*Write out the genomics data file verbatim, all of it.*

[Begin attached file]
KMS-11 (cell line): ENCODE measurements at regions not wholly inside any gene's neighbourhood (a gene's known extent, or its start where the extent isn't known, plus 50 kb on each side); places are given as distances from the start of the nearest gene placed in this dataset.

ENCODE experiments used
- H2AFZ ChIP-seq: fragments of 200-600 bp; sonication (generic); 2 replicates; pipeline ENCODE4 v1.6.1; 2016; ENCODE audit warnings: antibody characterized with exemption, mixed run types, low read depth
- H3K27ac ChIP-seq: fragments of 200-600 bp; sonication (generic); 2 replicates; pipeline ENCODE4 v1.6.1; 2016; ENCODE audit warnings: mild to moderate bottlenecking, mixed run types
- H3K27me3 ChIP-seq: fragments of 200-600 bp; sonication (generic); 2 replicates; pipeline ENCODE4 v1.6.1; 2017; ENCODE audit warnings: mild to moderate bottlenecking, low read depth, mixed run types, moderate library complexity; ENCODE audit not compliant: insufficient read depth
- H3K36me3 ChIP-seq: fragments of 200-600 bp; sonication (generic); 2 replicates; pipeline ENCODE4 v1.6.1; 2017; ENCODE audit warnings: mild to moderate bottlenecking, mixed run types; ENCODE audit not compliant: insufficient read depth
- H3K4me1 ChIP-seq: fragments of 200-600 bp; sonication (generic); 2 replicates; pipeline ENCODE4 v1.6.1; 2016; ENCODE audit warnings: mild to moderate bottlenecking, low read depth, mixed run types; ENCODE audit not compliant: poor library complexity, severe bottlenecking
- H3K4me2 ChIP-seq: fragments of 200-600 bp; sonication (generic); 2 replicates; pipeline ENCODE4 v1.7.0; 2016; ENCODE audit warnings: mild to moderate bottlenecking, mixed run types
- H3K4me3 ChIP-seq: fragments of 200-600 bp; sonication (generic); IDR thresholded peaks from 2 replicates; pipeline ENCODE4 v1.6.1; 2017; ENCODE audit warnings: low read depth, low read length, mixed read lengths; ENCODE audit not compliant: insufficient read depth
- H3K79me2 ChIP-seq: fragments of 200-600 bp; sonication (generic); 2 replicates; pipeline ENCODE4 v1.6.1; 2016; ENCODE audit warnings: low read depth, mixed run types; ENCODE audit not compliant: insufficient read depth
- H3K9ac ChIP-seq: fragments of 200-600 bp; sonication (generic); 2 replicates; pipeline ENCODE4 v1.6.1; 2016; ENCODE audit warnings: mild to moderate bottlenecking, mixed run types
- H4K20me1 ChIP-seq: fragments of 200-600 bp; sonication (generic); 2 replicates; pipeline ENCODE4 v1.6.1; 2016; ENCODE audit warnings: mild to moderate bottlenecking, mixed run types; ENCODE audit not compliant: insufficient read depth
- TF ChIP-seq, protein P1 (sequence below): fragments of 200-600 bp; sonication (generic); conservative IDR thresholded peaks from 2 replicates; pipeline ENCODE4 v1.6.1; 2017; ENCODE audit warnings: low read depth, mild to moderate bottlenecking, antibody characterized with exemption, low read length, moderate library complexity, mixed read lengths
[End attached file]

KMS-11 (cell line): ENCODE measurements at regions not wholly inside any gene's neighbourhood (a gene's known extent, or its start where the extent isn't known, plus 50 kb on each side); places are given as distances from the start of the nearest gene placed in this dataset.

ENCODE experiments used
- H2AFZ ChIP-seq: fragments of 200-600 bp; sonication (generic); 2 replicates; pipeline ENCODE4 v1.6.1; 2016; ENCODE audit warnings: antibody characterized with exemption, mixed run types, low read depth
- H3K27ac ChIP-seq: fragments of 200-600 bp; sonication (generic); 2 replicates; pipeline ENCODE4 v1.6.1; 2016; ENCODE audit warnings: mild to moderate bottlenecking, mixed run types
- H3K27me3 ChIP-seq: fragments of 200-600 bp; sonication (generic); 2 replicates; pipeline ENCODE4 v1.6.1; 2017; ENCODE audit warnings: mild to moderate bottlenecking, low read depth, mixed run types, moderate library complexity; ENCODE audit not compliant: insufficient read depth
- H3K36me3 ChIP-seq: fragments of 200-600 bp; sonication (generic); 2 replicates; pipeline ENCODE4 v1.6.1; 2017; ENCODE audit warnings: mild to moderate bottlenecking, mixed run types; ENCODE audit not compliant: insufficient read depth
- H3K4me1 ChIP-seq: fragments of 200-600 bp; sonication (generic); 2 replicates; pipeline ENCODE4 v1.6.1; 2016; ENCODE audit warnings: mild to moderate bottlenecking, low read depth, mixed run types; ENCODE audit not compliant: poor library complexity, severe bottlenecking
- H3K4me2 ChIP-seq: fragments of 200-600 bp; sonication (generic); 2 replicates; pipeline ENCODE4 v1.7.0; 2016; ENCODE audit warnings: mild to moderate bottlenecking, mixed run types
- H3K4me3 ChIP-seq: fragments of 200-600 bp; sonication (generic); IDR thresholded peaks from 2 replicates; pipeline ENCODE4 v1.6.1; 2017; ENCODE audit warnings: low read depth, low read length, mixed read lengths; ENCODE audit not compliant: insufficient read depth
- H3K79me2 ChIP-seq: fragments of 200-600 bp; sonication (generic); 2 replicates; pipeline ENCODE4 v1.6.1; 2016; ENCODE audit warnings: low read depth, mixed run types; ENCODE audit not compliant: insufficient read depth
- H3K9ac ChIP-seq: fragments of 200-600 bp; sonication (generic); 2 replicates; pipeline ENCODE4 v1.6.1; 2016; ENCODE audit warnings: mild to moderate bottlenecking, mixed run types
- H4K20me1 ChIP-seq: fragments of 200-600 bp; sonication (generic); 2 replicates; pipeline ENCODE4 v1.6.1; 2016; ENCODE audit warnings: mild to moderate bottlenecking, mixed run types; ENCODE audit not compliant: insufficient read depth
- TF ChIP-seq, protein P1 (sequence below): fragments of 200-600 bp; sonication (generic); conservative IDR thresholded peaks from 2 replicates; pipeline ENCODE4 v1.6.1; 2017; ENCODE audit warnings: low read depth, mild to moderate bottlenecking, antibody characterized with exemption, low read length, moderate library complexity, mixed read lengths